Starting in 1969, when he joined the firm that would become Drexel Burnham Lambert, Milken helped finance thousands of companies. By 1976, the financial theories he developed in the 1960s had been proven in the world's markets and now are considered mainstream. The Economist said his financial innovations "are credited with fueling much of America's rampant economic growth by enabling companies with bright ideas to get the money they need to develop them." His use of equity-based securities, bonds, and hybrids to build the right capital structure for his clients helped to create millions of jobs, leading a Time bureau chief to write, in 1997, "Milken was right in almost every sense." This view was echoed by a December 2001 article in The New Yorker, which concluded, "In the end, Milken was right." A Wall Street Journal editorial referred to "Mr. Milken's contribution to the explosive economic growth experienced by the U.S. in the past 20 years." Canada's Globe and Mail called it "one of the greatest achievements of modern capitalism."
Since 1982, the Milken Family Foundation has worked closely with more than 1,000 organizations worldwide in supporting extensive programs in such areas as youth services, inner-cities solutions and medical research. Mike often relates the inspiring lessons he has learned through his efforts with the Milken National Educator Awards, the Foundation's most acclaimed program, which is now the largest teacher-recognition program in the U.S. His belief in education extends beyond teachers and the profession. The Milken Scholars program has assisted hundreds of extraordinary students who have overcome dramatic life challenges.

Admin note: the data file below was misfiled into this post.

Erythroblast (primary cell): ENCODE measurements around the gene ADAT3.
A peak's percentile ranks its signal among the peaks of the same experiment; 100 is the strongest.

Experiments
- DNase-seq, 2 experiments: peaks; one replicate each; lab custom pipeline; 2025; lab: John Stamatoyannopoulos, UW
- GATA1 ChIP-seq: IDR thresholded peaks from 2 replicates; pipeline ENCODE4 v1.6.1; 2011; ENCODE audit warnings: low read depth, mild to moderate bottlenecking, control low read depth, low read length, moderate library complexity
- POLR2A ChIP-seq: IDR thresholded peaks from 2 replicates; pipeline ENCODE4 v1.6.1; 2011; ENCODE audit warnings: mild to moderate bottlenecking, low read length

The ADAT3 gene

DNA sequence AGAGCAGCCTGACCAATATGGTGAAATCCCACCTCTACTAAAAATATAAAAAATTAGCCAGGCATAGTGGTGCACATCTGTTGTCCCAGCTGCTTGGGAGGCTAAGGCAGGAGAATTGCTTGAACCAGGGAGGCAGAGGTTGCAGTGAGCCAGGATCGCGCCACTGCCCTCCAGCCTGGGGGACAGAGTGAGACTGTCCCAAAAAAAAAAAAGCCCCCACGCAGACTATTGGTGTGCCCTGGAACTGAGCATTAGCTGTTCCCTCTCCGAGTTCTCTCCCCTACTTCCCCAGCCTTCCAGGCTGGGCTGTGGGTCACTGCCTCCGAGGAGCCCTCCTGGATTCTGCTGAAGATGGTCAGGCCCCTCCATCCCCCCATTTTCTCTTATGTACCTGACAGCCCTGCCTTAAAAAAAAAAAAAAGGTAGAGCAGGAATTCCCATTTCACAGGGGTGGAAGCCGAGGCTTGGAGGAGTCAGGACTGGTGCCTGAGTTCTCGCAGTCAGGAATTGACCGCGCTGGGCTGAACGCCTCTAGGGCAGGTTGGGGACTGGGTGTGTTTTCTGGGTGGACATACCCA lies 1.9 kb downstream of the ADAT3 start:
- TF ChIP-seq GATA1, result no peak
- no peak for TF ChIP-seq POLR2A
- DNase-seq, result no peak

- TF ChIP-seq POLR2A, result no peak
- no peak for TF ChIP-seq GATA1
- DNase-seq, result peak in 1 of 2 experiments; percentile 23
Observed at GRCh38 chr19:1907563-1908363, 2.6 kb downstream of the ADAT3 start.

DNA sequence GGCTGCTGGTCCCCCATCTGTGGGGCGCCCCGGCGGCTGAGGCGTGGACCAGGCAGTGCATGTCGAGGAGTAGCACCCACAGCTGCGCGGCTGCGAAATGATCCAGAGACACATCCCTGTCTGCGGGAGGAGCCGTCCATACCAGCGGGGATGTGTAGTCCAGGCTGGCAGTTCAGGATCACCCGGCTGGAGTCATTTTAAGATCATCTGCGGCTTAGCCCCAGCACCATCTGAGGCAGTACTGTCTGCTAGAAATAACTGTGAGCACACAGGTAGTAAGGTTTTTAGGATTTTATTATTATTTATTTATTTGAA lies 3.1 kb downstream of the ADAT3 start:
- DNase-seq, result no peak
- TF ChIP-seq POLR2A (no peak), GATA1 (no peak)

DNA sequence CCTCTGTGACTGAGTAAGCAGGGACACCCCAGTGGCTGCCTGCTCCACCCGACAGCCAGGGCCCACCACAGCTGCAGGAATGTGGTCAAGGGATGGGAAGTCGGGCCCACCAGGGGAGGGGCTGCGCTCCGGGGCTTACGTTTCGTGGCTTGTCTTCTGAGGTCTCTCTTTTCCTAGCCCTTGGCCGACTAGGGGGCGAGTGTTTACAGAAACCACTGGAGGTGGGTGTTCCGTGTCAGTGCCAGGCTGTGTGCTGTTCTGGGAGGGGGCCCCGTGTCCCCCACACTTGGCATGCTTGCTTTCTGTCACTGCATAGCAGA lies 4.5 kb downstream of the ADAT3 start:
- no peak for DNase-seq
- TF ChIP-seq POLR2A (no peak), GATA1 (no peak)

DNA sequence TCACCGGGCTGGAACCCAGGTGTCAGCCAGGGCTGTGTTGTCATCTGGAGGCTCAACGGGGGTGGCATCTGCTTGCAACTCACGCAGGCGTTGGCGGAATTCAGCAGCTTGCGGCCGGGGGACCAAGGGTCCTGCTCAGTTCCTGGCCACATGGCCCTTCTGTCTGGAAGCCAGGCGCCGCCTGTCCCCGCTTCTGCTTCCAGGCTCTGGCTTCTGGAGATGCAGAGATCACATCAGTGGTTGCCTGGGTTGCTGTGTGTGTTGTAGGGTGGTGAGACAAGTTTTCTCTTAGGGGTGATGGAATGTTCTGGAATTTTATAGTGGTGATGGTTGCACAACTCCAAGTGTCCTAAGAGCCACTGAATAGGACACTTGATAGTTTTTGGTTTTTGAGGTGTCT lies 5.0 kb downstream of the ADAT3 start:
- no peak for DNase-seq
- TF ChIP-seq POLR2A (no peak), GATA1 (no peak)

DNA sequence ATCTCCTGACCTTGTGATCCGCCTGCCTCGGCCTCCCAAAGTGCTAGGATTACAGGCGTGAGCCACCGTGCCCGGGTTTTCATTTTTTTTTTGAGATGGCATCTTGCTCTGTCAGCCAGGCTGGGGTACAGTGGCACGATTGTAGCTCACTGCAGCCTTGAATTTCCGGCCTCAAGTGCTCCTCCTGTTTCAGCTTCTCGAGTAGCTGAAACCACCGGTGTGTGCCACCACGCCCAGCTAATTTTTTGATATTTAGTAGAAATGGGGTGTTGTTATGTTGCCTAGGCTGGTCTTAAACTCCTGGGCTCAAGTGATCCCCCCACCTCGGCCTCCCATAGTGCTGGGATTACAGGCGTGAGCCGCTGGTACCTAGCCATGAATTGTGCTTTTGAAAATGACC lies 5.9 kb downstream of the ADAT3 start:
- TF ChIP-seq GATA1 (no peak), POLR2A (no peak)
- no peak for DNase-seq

Since his mother-in-law was diagnosed with breast cancer in 1972, Milken's commitment to finding ways to accelerate medical solutions has been unwavering. His uncanny ability to bring diverse groups of researchers, government officials and business leaders together in collaboration has transcended any single disease, leading Fortune magazine to call him "The Man Who Changed Medicine".
The Milken Institute, an economic think tank, help cities and regions develop stronger economic programs; and the Institute's annual Global Conference brings together 3,000 thought leaders from 60 nations to focus on solutions.
Milken travels extensively to meet with world leaders in dozens of countries, giving him a unique perspective on the global competition for human capital. He passionately weaves together changing demographics and economics, accelerating technology and the need for expanded access to education and health resources into an inspiring vision of a more prosperous world for all people.